Diana Prince a.k.a. Wonder Woman, portrayed as eloquently as ever by Gal Gadot, makes a sweet come back in Wonder Woman 1984, set in the titular year at least 66 years after she’s last seen in the Armistice of 11 November. The heroine is currently living a serene routine as Smithsonian Institution expert in Washington while cautiously and secretly helping people and fighting crimes. When an ambitious con-artist, Max Lord (Pedro Pascal), comes up with a foul plot that might cause ridiculously mythical cataclysms around the world and turn an innocent gemologist and Diana’s colleague, Barbara Minerva (Kirsten Wiig), into an apex predator like never before, she must take her super-heroine mantle once more even when she’s faced to the ultimate vulnerability she doesn’t know she has.
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In this strange year, Diana’s much anticipated come-back also marks the rebirth of cinema in most countries after going on an unforeseeable hiatus for around 9 months. It’s a delicate coincidence that Wonder Woman 1984‘s delicate theme that sparks hope and optimism gives audience the much-needed inspiration to look forward to the future positively. The same thematic buoyancy was also the differential factor that separates Petty Jenkins’ 2017 effort from the rest of previous DCEU outings and eventually inspires some titles that followed, such as Aquaman, Shazam!, and Birds of Prey. In the sequel, Jenkins explores the true nature of Diana’s power—truth and the universal love—while, at the same time, exploits her vulnerability—her innocence in the desire to embrace the love of her life, WWI pilot, Steve Trevor (Chris Pine).
While the zeitgeist of the 80s demands attention for the accurately vibrant portrayals, the decade comes with the signature markers—the blooming of capitalism and the endgame of Cold War—to trigger the fabled conflicts. Pascal’s Lord is the embodiment of capitalism, shaking money out of his unfortunate investors through his fraudulent Ponzi scheme; before long, he’s abandoned and indebted. Therefore, he’s after the movie’s over-powered macguffin, an ancient citrine artifact with the ability to grant people’s wishes and take something from their lives in return. The power the stone wields only make Lord an even more chronic Ponzi master, tricking people with lies but trickily granting their wishes for something in return. His dishonest trait makes a stark contrast with Diana’s quest for truth and, undoubtedly, her Lasso of Truth.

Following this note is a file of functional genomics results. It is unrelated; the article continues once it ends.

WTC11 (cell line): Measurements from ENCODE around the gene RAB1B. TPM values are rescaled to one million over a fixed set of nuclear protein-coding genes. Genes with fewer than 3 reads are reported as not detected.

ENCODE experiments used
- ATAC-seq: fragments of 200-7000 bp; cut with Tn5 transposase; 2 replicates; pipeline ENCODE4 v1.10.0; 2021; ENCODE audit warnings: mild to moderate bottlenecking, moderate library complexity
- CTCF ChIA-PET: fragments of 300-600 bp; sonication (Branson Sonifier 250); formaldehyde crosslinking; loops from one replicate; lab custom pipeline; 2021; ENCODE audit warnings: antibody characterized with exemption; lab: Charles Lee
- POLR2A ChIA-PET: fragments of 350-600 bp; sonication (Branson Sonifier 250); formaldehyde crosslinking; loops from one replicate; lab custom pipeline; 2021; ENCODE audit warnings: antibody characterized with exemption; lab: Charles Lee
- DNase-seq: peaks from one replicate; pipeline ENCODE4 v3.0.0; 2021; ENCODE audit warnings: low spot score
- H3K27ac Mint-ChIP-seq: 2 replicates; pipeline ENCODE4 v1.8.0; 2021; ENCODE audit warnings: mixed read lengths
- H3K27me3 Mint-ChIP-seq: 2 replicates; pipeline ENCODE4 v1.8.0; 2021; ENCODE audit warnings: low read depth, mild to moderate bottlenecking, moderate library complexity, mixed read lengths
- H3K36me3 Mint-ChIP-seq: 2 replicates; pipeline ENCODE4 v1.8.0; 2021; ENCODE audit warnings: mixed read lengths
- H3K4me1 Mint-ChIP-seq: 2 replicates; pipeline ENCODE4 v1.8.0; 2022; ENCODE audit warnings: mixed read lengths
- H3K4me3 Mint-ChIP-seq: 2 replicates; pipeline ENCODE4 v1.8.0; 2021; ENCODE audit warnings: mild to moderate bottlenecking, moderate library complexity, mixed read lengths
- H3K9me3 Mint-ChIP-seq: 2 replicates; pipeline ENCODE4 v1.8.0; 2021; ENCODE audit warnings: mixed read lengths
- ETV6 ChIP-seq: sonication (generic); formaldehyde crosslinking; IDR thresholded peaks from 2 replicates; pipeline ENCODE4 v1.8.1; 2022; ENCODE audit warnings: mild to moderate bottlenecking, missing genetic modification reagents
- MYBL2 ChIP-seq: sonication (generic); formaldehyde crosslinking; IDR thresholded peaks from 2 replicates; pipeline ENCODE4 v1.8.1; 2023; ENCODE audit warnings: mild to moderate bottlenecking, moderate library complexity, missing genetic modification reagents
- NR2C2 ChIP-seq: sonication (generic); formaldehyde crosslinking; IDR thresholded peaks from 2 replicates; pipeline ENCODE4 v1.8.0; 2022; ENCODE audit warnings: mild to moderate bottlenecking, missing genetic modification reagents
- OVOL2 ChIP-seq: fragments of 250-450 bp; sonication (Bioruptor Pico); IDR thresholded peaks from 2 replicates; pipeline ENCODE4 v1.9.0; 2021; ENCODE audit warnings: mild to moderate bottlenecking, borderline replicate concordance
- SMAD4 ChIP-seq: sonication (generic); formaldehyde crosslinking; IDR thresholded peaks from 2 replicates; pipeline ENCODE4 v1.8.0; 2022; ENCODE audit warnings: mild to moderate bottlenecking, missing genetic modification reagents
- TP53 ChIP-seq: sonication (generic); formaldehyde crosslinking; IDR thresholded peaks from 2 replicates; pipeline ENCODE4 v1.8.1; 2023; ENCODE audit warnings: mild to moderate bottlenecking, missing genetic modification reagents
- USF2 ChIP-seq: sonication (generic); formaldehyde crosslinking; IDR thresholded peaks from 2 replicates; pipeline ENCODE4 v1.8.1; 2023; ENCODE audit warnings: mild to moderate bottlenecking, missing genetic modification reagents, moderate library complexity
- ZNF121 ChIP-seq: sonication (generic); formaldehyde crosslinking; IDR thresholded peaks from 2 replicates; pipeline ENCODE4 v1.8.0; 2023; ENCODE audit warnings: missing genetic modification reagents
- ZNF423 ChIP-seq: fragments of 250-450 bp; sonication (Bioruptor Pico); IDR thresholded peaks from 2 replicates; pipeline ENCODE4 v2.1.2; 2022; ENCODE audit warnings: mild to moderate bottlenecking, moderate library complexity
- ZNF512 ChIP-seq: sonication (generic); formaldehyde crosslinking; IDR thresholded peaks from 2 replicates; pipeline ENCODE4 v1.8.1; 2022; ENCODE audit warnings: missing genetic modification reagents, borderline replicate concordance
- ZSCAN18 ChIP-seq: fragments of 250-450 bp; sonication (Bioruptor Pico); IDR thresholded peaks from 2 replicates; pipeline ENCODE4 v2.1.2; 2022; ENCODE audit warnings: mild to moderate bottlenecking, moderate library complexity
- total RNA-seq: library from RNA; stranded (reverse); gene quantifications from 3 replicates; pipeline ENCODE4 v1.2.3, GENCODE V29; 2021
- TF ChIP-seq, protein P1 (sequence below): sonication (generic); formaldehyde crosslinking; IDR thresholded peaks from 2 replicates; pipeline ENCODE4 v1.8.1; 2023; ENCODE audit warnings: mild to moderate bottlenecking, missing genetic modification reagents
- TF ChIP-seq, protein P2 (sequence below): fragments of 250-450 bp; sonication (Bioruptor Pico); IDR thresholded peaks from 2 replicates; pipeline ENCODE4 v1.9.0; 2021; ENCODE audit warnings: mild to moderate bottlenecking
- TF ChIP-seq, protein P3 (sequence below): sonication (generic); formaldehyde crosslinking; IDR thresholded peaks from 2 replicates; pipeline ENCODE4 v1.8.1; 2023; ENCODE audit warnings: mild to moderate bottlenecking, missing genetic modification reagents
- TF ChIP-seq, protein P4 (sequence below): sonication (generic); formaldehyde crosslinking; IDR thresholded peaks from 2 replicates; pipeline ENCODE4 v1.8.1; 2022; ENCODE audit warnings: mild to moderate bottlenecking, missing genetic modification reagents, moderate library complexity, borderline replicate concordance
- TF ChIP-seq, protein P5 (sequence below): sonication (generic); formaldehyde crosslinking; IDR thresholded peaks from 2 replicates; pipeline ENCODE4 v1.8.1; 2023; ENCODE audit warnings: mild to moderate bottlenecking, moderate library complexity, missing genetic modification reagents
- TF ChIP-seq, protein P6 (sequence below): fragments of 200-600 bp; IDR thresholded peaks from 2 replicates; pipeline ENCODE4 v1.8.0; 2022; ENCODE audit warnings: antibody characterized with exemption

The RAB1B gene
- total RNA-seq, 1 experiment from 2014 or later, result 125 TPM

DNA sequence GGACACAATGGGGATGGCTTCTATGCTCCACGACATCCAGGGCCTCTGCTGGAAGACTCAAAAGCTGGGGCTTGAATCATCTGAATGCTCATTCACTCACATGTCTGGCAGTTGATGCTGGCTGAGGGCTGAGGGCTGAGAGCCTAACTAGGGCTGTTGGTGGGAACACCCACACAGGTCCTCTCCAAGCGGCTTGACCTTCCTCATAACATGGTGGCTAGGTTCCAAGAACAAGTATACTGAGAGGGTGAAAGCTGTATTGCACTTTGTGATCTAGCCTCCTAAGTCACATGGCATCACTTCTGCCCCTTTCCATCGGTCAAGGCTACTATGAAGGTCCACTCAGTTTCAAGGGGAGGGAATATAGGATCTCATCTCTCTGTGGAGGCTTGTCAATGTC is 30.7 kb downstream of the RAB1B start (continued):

The mythical macguffin sounds like a device from ancient Greek mythology that finds a campy entrance to the modern era. It’s ridiculously comical but somehow working to appease the story’s much-needed power to fuel the protagonist’s seek for identity among the realm of men. Not only it grants Lord the power like no super-villain has ever had; it grants Diana the dilemma she never anticipates before. She has a second chance to be with her awe-struck lover but, at the same time, she starts to lose her bulletproof ability. Absorbed into the calamity is Barbara Minerva (Wiig), a woman who always looks up to Diana. One a rare moment, her wish to be like Diana comes with overabundance of bonus, including the super-humane strength. To actually prove this point, Jenkins finds the freedom to over-exaggerate Diana’s charm among men and women alike, which will eventually be mirrored by Barbara. The dynamic between Max Lord, Barbara a.k.a. Cheetah, and Diana flows comically but, at the same time, effectively.
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The narrative benefits from the uplifting and vibrant atmosphere of the setting, which makes a perfect background for electrifying action sequences. From the showdown at the mall to the paramilitary chase in Egypt and the White House face off, Wonder Woman’s agility and strength feel satisfying to watch. 1984 avoids the slippery road the predecessor took especially towards the end. Instead of showcasing CGI-fest final battle that looks like a diamond in the rough, the sequel takes it slow and uses a different approach instead. The penultimate battle with Cheetah feels fast-paced and slickly choreographed, but it ends as quick as it starts; meanwhile, the stand-off with Lord feels a little preachy even if it fits the thematic quest for truth.
Gadot lends her charisma to make an already likeable Wonder Woman a more sympathetic heroine. And yet, the real breakthrough is how Gadot handles the protagonist’s looming vulnerability, even when her range doesn’t always reach the desired impact. In a strange year like this, we all feel vulnerable just like Diana does; however, the love that makes her vulnerable gives her hope and eventually a moment of truth as she learns to accept it and learn to fly. Wonder Woman 1984 shows us that the very same love always unravel the truth and the very same truth is what sets us free. Wonder Woman comes back stronger, tougher, and grittier; and she’s there to inspire us to come back the same way when we’re ready.